Here you’ll find a very credible breakfast offering, but it’s lunch and dinner that are really worth your time. Expect top-tier sushi, a good spread of healthy options, Indian curries, serious Chinese dishes like goose feet, and an overly tempting selection of desserts, including lots of homemade ice creams and massive tantalising cakes that might include fig frangipane or banoffee pie with each slice as big as a brick. (I wish I didn’t have such an addiction to sugar as it’s hard to hold back in environments like this…)

Regent Hallmarks
As Regent Hotels’ new global flagship, the Regent Hong Kong is meant to exemplify everything the Regent brand stands for. A few things you might notice are an emphasis on ‘framed views’. It’s not unusual for pricey hotels to offer beautiful panoramas, but in Regent’s case they’re going to go further to make sure their guests actually consciously notice these vistas and are given the opportunity to appreciate them at leisure. 

So, harbour-view rooms in Hong Kong feature long, wide banquettes that line the window meaning you and your paramour can cuddle up directly against the glass and take it all in. Really the view in Hong Kong is so amazing there isn’t really much else you need to do there, but it’ll be interesting to see how they incorporate that brand value into other properties. 

Regent’s also big on the idea of creating ‘personal havens’ – places where guests can take time to decompress, rest and reflect – and will look to provide opportunities to feel well. I liked the nightly ‘turndown ritual’, where guests are given wellness-minded products like face serum and hand cream by upmarket brand Perricone MD rather than chocolates. 

Also commendable is a commitment to showing genuine hospitality. You get free up-to-date films on demand at the Regent Hong Kong, for example,though the offering’s stronger at the Regent Phu Quoc in Vietnam where a full minibar and decent selection of snacks are all free, as are daily laundry and garment pressing.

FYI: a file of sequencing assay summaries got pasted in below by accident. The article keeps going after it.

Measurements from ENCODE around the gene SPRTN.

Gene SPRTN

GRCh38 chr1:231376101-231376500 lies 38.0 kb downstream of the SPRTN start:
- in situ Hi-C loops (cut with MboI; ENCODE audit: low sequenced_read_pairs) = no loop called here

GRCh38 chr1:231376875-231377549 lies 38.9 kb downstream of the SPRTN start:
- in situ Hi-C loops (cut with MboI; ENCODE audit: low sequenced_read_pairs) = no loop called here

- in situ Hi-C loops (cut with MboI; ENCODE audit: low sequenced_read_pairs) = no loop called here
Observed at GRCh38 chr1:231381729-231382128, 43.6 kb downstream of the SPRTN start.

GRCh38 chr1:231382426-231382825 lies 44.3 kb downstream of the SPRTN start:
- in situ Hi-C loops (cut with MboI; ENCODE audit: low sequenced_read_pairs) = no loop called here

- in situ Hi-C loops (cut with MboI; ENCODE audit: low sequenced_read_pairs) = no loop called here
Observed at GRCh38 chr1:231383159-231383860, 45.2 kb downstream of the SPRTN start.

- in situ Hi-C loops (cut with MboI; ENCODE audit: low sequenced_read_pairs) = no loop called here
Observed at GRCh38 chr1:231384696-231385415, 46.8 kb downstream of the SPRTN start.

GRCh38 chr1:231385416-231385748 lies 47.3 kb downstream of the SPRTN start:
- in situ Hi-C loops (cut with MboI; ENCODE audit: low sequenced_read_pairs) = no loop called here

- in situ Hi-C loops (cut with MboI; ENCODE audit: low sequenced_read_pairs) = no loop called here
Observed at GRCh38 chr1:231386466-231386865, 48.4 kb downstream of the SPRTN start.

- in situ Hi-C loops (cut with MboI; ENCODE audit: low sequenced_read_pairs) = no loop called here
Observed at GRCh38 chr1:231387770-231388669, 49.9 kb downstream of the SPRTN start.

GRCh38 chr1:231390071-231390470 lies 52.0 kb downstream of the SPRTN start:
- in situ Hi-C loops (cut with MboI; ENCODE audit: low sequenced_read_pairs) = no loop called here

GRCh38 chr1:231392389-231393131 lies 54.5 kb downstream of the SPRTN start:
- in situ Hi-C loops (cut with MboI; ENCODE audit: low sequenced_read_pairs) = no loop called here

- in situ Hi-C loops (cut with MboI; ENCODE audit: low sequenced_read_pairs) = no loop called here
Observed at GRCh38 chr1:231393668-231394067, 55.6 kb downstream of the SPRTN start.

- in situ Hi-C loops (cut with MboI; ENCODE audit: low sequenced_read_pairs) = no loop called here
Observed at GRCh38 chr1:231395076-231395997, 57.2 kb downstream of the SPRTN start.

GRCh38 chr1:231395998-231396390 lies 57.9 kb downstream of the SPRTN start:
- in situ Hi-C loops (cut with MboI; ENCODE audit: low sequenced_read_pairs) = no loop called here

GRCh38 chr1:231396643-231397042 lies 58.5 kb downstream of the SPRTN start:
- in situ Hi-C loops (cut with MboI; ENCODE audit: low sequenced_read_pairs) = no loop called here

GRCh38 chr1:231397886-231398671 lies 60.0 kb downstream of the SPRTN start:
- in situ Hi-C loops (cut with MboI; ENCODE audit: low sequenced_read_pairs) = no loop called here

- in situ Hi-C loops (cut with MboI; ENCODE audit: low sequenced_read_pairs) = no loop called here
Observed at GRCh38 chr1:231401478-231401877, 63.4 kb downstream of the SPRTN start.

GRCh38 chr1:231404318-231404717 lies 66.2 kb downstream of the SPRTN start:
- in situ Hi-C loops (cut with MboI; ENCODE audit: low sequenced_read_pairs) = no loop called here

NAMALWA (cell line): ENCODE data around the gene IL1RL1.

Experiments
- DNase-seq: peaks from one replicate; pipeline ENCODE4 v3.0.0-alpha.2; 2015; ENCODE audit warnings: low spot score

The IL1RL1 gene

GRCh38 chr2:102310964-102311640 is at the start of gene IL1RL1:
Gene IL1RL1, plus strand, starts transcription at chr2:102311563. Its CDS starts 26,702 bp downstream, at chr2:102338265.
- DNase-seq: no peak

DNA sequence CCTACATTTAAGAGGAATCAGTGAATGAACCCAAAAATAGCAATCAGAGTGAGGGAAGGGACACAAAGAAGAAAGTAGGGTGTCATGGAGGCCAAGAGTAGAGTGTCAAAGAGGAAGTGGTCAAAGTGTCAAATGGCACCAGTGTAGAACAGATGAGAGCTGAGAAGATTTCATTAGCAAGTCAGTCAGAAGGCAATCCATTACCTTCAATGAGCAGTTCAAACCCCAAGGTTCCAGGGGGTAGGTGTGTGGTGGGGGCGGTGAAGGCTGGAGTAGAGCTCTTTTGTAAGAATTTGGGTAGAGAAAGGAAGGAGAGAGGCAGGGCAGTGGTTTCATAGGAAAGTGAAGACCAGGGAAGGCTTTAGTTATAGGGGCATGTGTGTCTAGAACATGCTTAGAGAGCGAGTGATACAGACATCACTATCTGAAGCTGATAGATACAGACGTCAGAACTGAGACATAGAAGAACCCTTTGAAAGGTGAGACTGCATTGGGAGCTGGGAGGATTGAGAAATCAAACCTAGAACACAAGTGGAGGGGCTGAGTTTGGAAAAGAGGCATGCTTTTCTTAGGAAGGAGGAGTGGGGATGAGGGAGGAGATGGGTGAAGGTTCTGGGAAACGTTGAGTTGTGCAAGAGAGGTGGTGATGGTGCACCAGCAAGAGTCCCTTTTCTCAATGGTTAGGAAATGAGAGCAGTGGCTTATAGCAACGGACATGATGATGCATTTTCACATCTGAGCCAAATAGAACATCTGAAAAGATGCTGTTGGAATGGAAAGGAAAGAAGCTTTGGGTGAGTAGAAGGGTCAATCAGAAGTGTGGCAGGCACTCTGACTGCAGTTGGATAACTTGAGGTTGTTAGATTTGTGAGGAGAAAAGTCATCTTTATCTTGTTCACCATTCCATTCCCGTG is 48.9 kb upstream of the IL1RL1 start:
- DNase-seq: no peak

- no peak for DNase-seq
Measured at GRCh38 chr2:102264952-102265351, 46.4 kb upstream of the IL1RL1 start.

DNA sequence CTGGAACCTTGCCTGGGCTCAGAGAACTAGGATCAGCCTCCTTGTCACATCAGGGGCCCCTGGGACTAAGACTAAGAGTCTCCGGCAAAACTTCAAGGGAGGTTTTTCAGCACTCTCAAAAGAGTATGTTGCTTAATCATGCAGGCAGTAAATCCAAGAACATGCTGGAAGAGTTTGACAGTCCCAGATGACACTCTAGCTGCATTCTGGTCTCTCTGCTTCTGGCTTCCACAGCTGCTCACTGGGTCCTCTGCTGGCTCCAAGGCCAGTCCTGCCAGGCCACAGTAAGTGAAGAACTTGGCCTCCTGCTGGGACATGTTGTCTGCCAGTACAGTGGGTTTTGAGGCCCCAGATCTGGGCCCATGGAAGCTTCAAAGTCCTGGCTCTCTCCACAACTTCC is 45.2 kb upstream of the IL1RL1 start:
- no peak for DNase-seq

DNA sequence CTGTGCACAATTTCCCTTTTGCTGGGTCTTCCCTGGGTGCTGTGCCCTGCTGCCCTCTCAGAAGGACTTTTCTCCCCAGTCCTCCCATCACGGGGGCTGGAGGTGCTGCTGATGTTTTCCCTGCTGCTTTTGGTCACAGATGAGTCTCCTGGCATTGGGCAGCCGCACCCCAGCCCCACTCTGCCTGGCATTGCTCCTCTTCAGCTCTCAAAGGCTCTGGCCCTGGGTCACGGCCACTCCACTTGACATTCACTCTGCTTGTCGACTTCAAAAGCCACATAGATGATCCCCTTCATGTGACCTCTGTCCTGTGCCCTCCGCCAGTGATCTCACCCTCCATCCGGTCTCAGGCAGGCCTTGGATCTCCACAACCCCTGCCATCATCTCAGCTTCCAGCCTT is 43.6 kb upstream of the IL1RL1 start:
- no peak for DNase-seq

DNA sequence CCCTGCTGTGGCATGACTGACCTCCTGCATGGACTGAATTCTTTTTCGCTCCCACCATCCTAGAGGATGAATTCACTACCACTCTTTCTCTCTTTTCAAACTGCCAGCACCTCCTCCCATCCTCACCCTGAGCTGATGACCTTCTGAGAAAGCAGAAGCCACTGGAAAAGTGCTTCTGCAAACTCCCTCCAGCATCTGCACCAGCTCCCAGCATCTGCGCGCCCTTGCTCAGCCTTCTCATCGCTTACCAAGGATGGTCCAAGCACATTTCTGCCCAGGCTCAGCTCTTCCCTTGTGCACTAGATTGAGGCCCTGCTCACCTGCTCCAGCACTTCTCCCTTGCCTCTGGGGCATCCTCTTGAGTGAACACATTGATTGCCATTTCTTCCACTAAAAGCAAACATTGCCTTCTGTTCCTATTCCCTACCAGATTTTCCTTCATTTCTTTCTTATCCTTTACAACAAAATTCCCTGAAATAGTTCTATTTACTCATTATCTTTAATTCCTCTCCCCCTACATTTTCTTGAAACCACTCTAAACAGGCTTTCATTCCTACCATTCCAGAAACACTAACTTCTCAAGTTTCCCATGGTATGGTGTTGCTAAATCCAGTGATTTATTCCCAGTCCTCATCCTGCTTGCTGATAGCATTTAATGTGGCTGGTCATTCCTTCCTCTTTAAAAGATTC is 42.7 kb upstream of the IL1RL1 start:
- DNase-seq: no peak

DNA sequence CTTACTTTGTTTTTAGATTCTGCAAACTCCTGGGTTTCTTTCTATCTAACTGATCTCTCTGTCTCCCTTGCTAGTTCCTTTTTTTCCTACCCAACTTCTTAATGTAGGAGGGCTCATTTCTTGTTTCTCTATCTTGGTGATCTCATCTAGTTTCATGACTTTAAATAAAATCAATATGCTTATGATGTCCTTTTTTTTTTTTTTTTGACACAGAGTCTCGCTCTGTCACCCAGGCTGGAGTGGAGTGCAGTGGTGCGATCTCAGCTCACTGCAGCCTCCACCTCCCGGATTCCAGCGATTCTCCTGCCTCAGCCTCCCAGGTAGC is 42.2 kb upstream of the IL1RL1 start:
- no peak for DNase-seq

The Superlative Signature Suite
I’ve visited almost all the best suites of Hong Kong’s best hotels, the only notable exception being Rosewood Hong Kong’s Harbour House suite which was being refurbed – it’s on that hotel’s 57th floor and comes with its own pool and garden. Given it costs HKD880,000 (US$115,000) a night, it’s safe to say it’s incredibly special.

Image: John O’Ceallaigh

But apart, potentially, from that, the Regent’s presidential suite seems to have a strong claim to the title of Hong Kong’s best hotel suite. On the 16th and 17th floors of the building, it’s a colossal one-bed space (that can be connected to other rooms to four a five-bed suite) and it features its own little gym and wellness area, alongside a sprawling harbour-view terrace with majlis-style seating and a slate-grey infinity pool. It’s a really masculine, serious space, with lots of marble and granite. I haven’t seen the 50 Shades of Grey films, but I felt it’s the kind of place the protagonist might hunker down for a few days. Prices start from about HKD200,000.

Classic Harbourview Rooms at Regent Hong Kong cost from HK$6,600 per night. 
If you’re looking to book a stay at the Regent Hong Kong or other luxury hotels in Hong Kong and beyond, LUTE can provide additional privileges and benefits to enhance your holiday (think upgrades, complimentary dining credits, and more), at the best-available room rate. Email for more information or to make a booking.

LUTE is a luxury-travel consultant and content agency that works with hotel groups, tour operators, tourist boards, airlines and more. You can learn more about LUTE hereFor frequent luxury-travel updates, follow LUTE and LUTE founder John O’Ceallaigh on Instagram.